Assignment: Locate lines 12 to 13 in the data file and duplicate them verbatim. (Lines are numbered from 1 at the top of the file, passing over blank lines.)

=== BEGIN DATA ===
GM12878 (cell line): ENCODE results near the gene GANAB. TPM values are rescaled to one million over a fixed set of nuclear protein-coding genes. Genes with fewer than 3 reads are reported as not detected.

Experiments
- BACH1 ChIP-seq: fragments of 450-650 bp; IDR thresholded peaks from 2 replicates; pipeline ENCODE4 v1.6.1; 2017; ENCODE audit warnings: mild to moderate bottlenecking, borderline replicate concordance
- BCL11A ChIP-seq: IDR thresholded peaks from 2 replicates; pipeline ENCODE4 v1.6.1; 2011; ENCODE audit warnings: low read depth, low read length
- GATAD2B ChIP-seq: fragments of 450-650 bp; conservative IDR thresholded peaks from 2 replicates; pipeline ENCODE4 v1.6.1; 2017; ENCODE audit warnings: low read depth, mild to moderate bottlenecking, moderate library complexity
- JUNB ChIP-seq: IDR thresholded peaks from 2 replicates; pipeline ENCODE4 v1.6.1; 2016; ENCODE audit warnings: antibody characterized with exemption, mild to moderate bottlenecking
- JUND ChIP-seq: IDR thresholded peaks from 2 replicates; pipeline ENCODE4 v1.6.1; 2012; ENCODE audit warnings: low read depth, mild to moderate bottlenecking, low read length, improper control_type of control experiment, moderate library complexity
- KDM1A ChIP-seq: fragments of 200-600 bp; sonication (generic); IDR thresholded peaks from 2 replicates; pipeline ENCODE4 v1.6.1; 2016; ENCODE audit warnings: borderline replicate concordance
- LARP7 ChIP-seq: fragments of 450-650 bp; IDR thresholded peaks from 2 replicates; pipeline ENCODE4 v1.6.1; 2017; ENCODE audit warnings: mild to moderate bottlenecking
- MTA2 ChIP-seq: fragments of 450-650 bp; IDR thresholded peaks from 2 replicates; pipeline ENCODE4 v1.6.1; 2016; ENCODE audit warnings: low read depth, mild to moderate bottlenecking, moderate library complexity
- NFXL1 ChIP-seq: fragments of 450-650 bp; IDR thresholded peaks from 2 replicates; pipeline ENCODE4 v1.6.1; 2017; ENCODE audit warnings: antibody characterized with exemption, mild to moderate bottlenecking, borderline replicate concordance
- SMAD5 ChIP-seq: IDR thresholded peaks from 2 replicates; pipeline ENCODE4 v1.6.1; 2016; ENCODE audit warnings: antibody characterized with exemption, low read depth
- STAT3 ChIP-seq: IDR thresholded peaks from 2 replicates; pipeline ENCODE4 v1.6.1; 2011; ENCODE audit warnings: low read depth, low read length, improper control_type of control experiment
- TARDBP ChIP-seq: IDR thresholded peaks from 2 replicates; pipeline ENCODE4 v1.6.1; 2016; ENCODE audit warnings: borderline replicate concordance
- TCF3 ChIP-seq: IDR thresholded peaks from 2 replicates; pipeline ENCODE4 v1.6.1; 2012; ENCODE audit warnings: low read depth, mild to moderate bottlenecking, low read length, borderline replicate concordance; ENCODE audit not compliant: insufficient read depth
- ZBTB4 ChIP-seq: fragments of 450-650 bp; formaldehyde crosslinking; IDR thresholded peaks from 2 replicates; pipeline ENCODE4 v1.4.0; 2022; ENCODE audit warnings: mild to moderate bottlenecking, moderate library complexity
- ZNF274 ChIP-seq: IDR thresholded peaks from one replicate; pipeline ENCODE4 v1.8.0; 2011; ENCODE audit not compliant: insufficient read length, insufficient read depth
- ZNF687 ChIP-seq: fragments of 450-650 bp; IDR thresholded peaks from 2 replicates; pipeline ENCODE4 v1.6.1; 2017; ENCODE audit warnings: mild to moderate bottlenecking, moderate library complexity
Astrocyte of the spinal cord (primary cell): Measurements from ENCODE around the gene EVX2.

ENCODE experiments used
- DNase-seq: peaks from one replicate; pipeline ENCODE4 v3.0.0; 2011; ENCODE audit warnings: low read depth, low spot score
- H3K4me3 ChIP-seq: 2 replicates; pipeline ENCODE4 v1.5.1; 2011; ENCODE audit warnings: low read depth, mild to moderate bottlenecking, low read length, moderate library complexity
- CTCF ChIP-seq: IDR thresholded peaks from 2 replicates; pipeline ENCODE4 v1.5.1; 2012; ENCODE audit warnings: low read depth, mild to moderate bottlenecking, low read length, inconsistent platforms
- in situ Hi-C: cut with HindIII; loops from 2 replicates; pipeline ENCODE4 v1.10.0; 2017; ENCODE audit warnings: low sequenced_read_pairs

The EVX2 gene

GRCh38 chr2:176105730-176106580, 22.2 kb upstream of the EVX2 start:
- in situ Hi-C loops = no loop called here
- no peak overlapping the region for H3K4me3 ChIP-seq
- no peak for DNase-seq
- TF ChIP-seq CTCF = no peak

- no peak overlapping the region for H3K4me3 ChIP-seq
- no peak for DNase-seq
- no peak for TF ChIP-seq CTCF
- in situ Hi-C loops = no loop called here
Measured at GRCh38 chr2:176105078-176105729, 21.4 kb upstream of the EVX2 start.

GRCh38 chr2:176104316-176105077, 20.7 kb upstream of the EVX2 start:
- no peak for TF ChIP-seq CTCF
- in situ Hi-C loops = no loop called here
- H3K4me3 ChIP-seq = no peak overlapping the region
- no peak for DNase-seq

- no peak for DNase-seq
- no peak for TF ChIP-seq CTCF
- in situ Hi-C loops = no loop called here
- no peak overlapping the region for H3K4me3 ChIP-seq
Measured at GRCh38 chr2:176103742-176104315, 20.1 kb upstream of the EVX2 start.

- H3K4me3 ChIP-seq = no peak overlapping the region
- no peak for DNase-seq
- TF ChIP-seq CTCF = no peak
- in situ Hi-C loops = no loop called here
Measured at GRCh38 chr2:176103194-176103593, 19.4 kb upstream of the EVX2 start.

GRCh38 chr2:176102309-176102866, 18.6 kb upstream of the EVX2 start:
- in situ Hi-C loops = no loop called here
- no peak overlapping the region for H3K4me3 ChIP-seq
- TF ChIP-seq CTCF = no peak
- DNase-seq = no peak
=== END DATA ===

- SMAD5 ChIP-seq: IDR thresholded peaks from 2 replicates; pipeline ENCODE4 v1.6.1; 2016; ENCODE audit warnings: antibody characterized with exemption, low read depth
- STAT3 ChIP-seq: IDR thresholded peaks from 2 replicates; pipeline ENCODE4 v1.6.1; 2011; ENCODE audit warnings: low read depth, low read length, improper control_type of control experiment